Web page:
Something must be wrong with me, which probably isnt news to everybody. Nevertheless, I am appalled by the $14-plus-billion (and counting) cost of the Canadian auto company bailouts. I don’t think it is worth spending this huge amount of public money to try to save maybe five thousand jobs, especially not at companies that failed to address many obvious issues because executives and union leaders alike knew they could squeeze taxpayers when the poop hit the fan.
When it comes to GM and Chrysler, I think the money being tossed around in Canada is nothing more than a cynical vote acquisition spree by a Conservative government running wild thanks to the Great Recession, which has freed the Harper administration from seriously pretending it prefers to govern with balanced books.
I am not proposing this, but if the bailouts are really about the big economic picture, or even saving the Canadian auto sector, I actually think it might be better to give the money to Honda and Toyota, so they could strengthen local operations. Or maybe even Toronto-based electric carmaker Zenn. Its ownership rights to potentially game-changing energy storage technology is still a long-shot (for more on this, see my new market column in the Tech 100 issue of Canadian Business magazine), but unlike GM or Chrysler, you can at least see the pin.
I am not supposed to think this way. Indeed, I have a young daughter, who, according to current academic thinking, is supposed to have me singing socialist ditties as I bake cupcakes for dollhouse tea parties or dance around the house in frilly princess outfits. I know this thanks to a recent Guardian article, which noted that having little girls makes even the most masculine man “learn to love pink, take part in endless games of dressing up, and even bake fairy cakes if that’s what his little princess desires.”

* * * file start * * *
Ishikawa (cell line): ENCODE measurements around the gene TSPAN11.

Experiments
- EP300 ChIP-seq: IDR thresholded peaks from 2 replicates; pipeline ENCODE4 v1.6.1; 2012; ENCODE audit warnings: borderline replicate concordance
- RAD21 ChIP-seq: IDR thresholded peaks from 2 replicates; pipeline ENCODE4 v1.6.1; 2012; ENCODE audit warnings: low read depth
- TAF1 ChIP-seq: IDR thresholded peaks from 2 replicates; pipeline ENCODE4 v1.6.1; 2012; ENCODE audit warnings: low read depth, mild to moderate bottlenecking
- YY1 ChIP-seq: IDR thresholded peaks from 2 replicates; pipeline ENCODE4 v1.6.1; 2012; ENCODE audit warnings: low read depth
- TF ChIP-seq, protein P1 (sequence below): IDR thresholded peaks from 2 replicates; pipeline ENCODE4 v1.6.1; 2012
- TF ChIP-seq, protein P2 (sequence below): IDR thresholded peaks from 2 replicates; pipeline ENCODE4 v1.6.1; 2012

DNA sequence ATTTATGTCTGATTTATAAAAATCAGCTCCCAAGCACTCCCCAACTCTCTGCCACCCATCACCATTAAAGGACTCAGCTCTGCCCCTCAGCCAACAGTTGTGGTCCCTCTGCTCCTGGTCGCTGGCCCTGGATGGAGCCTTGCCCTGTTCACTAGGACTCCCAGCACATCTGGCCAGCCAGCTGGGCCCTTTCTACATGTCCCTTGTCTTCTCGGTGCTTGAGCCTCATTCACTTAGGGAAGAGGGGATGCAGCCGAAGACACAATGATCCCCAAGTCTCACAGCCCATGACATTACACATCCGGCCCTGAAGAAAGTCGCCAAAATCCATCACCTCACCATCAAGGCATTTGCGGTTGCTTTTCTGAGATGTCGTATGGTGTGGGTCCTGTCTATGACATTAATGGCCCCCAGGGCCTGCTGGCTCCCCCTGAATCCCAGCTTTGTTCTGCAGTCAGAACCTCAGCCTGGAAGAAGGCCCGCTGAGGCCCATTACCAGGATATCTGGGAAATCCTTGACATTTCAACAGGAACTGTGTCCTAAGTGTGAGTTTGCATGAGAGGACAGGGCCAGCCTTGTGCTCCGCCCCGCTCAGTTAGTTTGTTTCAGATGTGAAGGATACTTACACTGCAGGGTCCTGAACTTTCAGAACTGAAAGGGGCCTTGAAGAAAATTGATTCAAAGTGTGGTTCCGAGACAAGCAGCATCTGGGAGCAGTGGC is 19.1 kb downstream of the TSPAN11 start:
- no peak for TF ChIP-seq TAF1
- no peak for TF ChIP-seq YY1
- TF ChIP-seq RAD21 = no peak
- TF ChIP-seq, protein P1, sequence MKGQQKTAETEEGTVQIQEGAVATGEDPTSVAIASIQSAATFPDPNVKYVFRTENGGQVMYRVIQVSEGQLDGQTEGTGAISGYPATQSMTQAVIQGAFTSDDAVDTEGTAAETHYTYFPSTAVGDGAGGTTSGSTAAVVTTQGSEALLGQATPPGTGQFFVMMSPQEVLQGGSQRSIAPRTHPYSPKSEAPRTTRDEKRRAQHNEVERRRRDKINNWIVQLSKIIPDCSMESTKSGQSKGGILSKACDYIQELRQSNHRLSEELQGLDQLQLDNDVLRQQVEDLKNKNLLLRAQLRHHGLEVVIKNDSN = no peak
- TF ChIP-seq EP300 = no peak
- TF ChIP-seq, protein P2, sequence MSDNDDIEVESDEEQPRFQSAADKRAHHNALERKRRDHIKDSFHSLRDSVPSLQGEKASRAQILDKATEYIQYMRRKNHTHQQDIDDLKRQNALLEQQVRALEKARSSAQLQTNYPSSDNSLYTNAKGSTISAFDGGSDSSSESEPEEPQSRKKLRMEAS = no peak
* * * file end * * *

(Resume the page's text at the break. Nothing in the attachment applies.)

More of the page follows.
According to the British newspaper, the simple existence of my daughter is supposed to make me support increased public spending. The article in question was based on two studies that suggest the political views of parents are heavily influenced by the sex of their children. One examined voting records of U.S. congressmen before and after they had children. It reportedly found support for gender equity policies is greater among male politicians with daughters.
The second study claims British voting behavior provides “evidence that daughters make people more left wing, while having sons, by contrast, makes them more right wing.” After men father females, Brit academics claim, they “gradually shift their political stance” and become more sympathetic to raising taxes and the “female desire” for a larger amount of people employed to look after the “public good.” A mother with sons, on the other hand, becomes sympathetic to the “male case” for lower taxes and smaller government.
As a father, of course, I’d argue that these conclusions smell like the puffy clouds generated by Walter the Farting Dog after he eats a brick of very old cheese.
My political beliefs are not fixed. I used to call myself a Platonic Marxist. But that was back in my graduate school days. I never even thought about what the term was supposed to mean. I simply thought it would sound cool to the numerous females in my classes. Back then, I argued with people who misunderstood socialism. But I also took a lot of heat for a poster in my student office that pictured the back-end of expensive cars sticking out of a five-car garage. It had a caption that said: “Justification for higher education.”